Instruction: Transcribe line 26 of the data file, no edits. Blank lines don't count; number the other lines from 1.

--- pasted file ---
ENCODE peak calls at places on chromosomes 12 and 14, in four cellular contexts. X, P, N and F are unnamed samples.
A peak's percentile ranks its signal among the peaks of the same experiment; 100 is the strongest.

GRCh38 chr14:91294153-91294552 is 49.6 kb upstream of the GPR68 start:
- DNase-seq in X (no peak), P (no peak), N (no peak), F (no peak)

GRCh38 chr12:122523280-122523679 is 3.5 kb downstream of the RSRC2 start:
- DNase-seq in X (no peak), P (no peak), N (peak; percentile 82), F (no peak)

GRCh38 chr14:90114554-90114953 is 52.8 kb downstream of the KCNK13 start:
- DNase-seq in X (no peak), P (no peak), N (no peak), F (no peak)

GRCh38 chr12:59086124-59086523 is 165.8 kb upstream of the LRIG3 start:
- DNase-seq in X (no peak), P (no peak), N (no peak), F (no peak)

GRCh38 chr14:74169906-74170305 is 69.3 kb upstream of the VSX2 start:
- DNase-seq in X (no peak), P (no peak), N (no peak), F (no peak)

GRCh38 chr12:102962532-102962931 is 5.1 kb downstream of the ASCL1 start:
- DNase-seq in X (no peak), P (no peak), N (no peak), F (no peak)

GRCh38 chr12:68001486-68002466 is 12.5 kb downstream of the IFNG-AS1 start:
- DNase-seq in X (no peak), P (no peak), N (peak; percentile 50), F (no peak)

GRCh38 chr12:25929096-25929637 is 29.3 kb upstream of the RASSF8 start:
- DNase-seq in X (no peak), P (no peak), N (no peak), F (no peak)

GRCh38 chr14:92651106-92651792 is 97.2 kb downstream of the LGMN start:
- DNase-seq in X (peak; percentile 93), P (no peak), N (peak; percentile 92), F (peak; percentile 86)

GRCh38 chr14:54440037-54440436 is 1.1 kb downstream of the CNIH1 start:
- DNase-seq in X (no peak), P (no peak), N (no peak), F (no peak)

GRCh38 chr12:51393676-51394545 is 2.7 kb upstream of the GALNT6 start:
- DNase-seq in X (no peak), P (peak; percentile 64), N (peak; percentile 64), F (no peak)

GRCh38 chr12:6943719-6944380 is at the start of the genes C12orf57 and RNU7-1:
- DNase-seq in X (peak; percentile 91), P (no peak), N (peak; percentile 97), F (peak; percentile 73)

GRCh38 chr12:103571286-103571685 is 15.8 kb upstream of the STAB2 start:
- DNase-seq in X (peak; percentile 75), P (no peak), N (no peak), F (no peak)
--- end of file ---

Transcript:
- DNase-seq in X (peak; percentile 91), P (no peak), N (peak; percentile 97), F (peak; percentile 73)